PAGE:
Jun 30, 2017

Submersible Boiler to Silent Sea-Wolves

From the advent of the earliest of the type, submarine design has always pressed against the outer limits of the contemporary technological envelope. Inventors and engineers have, of necessity, incorporated new and untested machinery and equipment into their craft in order to meet their goals of creating effective undersea vessels. The underwater environment, moreover, is unforgiving; errors in operation or failures of equipment have very dangerous and even fatal consequences. Success in submarine design, therefore, has come to those naval architects who have combined innovation and experimentation with substantial direct, prior experience or knowledge.

The obvious potential military advantages of the stealthy and lethal capabilities of successful submarines soon attracted the attention of admiralties around the world. Early designers of practical craft found a relatively ready market for their wares, either through export or license construction by their customers. Designs by the German Wilhelm Bauer were constructed in Germany and Russia, while George Garrett’s boats, built by the Swedish industrialist Thorsten Nordenfeldt in Sweden and Britain, were marketed to Greece, Turkey, and Russia. Beginning in the years around 1900, boats by Maxime Laubeuf in France, the Italian Cesare Laurenti, and above all, John P. Holland in the United States, found ready markets in navies around the world in the years before World War I.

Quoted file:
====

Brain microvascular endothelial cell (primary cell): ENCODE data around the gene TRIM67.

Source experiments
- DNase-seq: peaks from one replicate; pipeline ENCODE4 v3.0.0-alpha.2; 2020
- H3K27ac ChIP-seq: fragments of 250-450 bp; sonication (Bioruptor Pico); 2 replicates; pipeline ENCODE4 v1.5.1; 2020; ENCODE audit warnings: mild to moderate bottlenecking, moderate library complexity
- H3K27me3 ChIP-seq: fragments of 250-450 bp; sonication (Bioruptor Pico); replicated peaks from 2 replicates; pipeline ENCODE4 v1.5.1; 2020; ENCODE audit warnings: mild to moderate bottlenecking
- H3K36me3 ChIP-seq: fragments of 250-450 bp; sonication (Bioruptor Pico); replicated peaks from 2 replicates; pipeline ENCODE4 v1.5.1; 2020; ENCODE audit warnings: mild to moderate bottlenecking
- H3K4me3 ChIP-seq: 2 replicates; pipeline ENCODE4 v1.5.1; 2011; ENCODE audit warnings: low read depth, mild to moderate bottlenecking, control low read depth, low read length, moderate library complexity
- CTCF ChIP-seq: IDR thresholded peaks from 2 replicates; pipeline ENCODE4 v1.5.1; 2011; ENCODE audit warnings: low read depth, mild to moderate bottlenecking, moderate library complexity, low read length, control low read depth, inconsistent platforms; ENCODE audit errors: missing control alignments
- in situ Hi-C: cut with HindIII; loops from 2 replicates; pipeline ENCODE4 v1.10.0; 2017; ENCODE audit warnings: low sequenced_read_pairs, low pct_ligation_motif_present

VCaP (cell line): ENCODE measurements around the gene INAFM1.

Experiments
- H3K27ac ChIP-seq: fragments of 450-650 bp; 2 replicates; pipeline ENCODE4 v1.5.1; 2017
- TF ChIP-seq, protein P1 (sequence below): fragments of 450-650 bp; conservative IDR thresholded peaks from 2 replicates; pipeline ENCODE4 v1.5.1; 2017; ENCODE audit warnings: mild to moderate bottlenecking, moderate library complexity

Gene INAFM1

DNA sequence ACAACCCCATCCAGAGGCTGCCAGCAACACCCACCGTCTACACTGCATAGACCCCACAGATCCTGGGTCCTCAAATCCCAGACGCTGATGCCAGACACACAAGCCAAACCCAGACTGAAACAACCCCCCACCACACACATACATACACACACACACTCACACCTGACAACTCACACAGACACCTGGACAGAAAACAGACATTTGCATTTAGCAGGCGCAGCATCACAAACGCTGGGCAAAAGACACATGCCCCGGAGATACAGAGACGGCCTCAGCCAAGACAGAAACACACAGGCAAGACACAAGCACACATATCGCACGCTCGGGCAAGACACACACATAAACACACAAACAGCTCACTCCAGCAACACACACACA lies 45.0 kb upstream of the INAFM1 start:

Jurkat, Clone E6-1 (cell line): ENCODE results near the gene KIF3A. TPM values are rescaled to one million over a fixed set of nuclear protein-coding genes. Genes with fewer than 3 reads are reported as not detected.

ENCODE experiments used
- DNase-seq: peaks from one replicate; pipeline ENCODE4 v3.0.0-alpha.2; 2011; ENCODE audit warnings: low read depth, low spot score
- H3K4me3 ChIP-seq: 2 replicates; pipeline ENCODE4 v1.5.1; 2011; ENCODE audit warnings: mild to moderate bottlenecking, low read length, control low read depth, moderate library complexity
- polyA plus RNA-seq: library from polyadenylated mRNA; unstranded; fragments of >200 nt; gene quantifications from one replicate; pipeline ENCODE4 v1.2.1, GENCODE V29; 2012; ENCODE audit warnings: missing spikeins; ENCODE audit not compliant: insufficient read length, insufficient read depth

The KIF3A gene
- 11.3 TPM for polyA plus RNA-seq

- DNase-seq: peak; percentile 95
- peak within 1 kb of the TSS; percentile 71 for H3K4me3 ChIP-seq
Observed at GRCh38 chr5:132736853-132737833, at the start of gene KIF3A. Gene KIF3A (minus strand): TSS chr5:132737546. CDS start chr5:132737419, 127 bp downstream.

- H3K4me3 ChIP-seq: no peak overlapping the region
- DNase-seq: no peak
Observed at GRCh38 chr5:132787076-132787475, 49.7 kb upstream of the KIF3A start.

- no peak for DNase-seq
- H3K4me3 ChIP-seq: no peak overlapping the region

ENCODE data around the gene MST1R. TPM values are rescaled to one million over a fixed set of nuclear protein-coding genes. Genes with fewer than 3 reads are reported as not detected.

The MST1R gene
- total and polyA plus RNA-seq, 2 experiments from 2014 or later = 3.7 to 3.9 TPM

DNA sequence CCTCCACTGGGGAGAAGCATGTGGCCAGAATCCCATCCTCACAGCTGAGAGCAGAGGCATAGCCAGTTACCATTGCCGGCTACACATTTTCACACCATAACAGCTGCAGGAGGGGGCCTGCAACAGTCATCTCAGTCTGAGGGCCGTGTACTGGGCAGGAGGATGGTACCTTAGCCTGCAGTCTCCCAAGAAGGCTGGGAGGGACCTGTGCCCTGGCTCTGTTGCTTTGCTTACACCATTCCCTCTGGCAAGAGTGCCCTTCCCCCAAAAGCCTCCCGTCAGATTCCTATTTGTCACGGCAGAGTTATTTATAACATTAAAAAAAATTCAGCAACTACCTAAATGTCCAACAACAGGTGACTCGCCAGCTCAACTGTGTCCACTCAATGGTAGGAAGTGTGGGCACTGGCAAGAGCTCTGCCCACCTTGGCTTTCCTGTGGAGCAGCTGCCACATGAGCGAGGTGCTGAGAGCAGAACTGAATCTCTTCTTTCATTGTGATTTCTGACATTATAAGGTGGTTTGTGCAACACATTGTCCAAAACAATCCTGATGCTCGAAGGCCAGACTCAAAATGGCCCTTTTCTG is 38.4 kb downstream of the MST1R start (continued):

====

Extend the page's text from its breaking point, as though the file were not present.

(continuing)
The maturation of submarines as a result of operations during World War I expanded the global demand for the type. Design teams with successful records dominated this worldwide arms market. Firms from Britain, France, Germany, Italy, and the United States prevailed in this trade in submarines. In the German case, since indigenous submarine design and construction had been prohibited by the Versailles Treaty, the design teams established themselves across the border in the Netherlands and contracted out construction to yards in other European countries. A similar situation pertained after World War II, although Italian designs, no longer on the cutting edge, faded from the export market, while the emphasis on nuclear propulsion in the United States led that nation to withdraw from overseas sales to avoid the distribution of sensitive technologies. Its place was taken by substantial export of both vessels and designs by the Soviet Union, the resurgence of the German submarine industry, and the maturing of Swedish design and construction.